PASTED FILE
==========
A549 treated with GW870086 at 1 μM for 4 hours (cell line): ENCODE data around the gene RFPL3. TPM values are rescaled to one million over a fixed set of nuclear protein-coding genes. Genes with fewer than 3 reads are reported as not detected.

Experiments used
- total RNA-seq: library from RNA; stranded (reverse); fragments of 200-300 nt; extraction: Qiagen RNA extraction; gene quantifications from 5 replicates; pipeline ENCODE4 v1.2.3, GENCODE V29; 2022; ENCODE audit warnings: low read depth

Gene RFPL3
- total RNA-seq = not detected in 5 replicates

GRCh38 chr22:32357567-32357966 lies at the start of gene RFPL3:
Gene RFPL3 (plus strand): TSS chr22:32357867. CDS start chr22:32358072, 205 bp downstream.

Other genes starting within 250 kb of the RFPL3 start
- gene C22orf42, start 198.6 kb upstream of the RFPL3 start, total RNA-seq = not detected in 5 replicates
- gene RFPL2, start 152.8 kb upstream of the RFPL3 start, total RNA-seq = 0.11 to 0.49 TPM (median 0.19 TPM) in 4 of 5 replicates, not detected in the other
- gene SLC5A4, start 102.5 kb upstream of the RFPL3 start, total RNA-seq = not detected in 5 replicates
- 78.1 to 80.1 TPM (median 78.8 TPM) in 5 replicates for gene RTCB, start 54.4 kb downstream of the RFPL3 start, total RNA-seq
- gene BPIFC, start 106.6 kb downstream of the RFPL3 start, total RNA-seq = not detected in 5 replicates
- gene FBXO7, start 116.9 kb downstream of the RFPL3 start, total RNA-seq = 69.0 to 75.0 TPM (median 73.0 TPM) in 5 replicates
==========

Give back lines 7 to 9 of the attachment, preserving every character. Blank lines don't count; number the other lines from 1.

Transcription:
Gene RFPL3 (plus strand): TSS chr22:32357867. CDS start chr22:32358072, 205 bp downstream.

Other genes starting within 250 kb of the RFPL3 start
- gene C22orf42, start 198.6 kb upstream of the RFPL3 start, total RNA-seq = not detected in 5 replicates